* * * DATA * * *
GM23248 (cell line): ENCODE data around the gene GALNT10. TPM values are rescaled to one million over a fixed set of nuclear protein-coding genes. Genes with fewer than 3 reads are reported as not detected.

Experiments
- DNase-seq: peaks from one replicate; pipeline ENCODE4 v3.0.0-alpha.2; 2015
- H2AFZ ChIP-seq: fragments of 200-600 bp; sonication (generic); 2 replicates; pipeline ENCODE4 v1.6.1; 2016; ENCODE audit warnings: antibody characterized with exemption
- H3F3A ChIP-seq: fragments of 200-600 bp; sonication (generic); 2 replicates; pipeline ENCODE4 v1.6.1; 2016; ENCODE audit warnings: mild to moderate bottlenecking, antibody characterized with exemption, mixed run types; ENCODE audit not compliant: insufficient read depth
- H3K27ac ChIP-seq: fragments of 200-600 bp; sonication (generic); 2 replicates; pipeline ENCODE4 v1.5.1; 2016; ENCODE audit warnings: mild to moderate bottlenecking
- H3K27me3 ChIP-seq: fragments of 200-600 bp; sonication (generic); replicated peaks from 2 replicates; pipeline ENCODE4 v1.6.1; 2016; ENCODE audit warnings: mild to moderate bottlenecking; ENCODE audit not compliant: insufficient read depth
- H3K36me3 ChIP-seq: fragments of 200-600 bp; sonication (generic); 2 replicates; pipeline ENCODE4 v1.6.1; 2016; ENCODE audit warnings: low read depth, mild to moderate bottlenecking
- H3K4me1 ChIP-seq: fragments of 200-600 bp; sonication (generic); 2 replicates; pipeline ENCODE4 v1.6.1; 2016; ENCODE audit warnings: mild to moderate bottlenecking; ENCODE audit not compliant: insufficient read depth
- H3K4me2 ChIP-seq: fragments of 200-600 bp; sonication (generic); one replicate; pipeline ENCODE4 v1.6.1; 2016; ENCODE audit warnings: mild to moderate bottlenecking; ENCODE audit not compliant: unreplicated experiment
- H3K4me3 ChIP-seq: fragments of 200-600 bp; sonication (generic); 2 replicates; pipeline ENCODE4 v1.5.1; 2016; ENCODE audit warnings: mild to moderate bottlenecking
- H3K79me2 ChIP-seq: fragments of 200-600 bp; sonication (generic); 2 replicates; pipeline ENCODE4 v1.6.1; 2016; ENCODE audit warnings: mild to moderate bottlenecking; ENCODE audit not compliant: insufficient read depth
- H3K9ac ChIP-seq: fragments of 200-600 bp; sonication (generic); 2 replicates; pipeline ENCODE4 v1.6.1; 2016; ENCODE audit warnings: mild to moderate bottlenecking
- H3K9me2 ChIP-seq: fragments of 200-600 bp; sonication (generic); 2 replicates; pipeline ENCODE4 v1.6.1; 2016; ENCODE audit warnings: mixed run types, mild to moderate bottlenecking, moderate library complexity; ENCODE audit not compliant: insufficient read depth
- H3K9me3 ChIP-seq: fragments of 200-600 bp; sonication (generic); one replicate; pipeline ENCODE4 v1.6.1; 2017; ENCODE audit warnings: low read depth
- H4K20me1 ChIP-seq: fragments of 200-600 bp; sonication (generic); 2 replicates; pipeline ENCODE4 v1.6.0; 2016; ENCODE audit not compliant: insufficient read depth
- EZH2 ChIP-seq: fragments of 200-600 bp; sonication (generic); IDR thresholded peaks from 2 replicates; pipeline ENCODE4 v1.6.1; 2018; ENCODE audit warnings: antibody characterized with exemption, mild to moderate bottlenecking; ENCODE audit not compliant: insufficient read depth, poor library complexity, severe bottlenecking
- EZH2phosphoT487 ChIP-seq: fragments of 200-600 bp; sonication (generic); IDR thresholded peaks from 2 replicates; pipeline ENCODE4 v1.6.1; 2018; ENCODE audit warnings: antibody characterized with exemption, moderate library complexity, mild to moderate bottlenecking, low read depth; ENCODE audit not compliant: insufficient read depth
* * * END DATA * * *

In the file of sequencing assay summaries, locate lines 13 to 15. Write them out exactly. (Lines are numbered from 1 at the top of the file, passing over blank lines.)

- H3K9ac ChIP-seq: fragments of 200-600 bp; sonication (generic); 2 replicates; pipeline ENCODE4 v1.6.1; 2016; ENCODE audit warnings: mild to moderate bottlenecking
- H3K9me2 ChIP-seq: fragments of 200-600 bp; sonication (generic); 2 replicates; pipeline ENCODE4 v1.6.1; 2016; ENCODE audit warnings: mixed run types, mild to moderate bottlenecking, moderate library complexity; ENCODE audit not compliant: insufficient read depth
- H3K9me3 ChIP-seq: fragments of 200-600 bp; sonication (generic); one replicate; pipeline ENCODE4 v1.6.1; 2017; ENCODE audit warnings: low read depth